Hospice & Palliative Care
Hospice is for a patient with an advanced illness and a limited life expectancy. Hospice is defined as a program designed to provide palliative care and emotional support to terminally ill people in a home or homelike setting so that quality of life is maintained and family members can be active participants in care. A hospice also provides grief support after a loved one has died. Hospice care can be provided in a specialized hospice care facility or it can be offered in the patient’s own home where the nurses will come out to visit.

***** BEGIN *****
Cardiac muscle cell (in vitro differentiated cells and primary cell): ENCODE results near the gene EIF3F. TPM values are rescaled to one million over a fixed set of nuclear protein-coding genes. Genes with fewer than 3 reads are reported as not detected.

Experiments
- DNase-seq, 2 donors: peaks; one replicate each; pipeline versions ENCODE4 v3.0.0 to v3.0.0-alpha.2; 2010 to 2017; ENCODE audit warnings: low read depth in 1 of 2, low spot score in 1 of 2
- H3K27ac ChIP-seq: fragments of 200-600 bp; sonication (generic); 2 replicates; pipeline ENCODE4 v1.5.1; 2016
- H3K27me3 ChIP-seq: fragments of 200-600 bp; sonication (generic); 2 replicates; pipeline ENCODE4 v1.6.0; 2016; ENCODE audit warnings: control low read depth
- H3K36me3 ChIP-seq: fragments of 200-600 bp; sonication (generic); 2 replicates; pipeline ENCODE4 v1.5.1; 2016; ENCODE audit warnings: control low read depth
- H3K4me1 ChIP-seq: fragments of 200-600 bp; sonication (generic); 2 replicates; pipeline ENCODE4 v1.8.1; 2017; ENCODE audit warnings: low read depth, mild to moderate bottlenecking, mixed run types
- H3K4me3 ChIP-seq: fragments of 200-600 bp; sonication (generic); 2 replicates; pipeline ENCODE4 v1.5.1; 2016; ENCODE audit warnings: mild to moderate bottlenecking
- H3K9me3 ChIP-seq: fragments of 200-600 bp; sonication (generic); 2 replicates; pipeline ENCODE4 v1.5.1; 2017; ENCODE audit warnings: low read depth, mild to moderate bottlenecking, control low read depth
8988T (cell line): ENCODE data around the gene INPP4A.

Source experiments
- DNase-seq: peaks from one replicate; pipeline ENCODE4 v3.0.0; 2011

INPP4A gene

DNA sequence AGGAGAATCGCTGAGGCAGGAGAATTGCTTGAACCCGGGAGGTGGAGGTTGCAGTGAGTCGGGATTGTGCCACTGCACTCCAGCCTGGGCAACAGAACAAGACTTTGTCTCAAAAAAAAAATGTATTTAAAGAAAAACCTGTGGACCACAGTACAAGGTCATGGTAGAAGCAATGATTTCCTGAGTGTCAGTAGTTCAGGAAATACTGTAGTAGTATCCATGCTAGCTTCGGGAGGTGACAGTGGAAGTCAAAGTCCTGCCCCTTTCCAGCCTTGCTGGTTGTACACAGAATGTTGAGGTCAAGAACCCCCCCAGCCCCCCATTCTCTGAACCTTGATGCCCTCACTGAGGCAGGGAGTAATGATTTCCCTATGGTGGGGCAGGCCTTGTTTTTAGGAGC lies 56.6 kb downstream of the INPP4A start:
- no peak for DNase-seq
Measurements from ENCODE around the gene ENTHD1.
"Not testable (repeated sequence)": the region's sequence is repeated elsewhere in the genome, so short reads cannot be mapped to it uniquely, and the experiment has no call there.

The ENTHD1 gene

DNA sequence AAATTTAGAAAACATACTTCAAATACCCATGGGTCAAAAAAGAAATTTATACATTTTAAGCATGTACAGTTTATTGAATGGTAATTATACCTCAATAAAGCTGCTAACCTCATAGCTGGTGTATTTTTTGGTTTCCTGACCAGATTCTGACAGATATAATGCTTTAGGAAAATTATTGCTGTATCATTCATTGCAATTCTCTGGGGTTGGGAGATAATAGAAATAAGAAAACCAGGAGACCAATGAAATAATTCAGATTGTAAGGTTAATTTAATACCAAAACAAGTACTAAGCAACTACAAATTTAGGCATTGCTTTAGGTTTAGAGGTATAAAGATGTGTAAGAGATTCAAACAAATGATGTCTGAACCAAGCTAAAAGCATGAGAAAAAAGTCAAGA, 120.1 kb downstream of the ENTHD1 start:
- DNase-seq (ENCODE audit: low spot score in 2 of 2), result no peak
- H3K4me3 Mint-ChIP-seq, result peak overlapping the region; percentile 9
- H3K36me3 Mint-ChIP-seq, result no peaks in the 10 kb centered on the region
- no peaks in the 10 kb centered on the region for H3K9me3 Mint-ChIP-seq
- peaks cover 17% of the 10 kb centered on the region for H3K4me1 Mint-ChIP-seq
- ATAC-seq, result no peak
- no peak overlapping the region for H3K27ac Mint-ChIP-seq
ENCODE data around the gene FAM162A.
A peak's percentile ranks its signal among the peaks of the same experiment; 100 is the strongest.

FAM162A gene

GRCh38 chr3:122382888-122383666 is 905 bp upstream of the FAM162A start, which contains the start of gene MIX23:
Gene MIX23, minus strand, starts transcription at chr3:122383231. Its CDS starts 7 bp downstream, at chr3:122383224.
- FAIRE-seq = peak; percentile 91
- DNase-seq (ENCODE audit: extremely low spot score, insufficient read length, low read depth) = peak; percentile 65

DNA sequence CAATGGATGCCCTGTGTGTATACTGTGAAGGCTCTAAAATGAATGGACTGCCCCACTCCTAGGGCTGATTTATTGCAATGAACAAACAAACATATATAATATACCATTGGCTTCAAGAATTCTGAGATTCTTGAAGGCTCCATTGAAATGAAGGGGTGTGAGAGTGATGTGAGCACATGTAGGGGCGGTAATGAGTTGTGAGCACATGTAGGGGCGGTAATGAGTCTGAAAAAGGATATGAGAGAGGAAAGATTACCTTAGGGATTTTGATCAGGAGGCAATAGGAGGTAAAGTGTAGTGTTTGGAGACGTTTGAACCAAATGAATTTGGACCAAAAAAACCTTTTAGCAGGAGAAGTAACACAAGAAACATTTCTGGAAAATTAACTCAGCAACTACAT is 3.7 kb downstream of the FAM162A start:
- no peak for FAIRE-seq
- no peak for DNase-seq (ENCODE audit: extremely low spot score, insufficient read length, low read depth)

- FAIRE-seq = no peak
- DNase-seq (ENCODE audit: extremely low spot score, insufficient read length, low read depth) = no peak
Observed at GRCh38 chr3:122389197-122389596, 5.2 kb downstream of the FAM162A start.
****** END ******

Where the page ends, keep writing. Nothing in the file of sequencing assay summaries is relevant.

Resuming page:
Palliative care is a specialized area of medicine focused on helping patients with serious illness live as long and as comfortably as possible. The role of palliative care is to:
- Treat the patient’s symptoms, including pain, depression, nausea, shortness of breath, loss of appetite, anxiety, and anything else causing distress or discomfort.
- Coordinate the care that the patient is receiving from different providers, including other medical providers and community resources.
- Offer emotional support to the patient’s family caregivers and loved ones feeling distress or burden.
- Help the patient and their family to clarify what matters most to them and convey that to their healthcare team.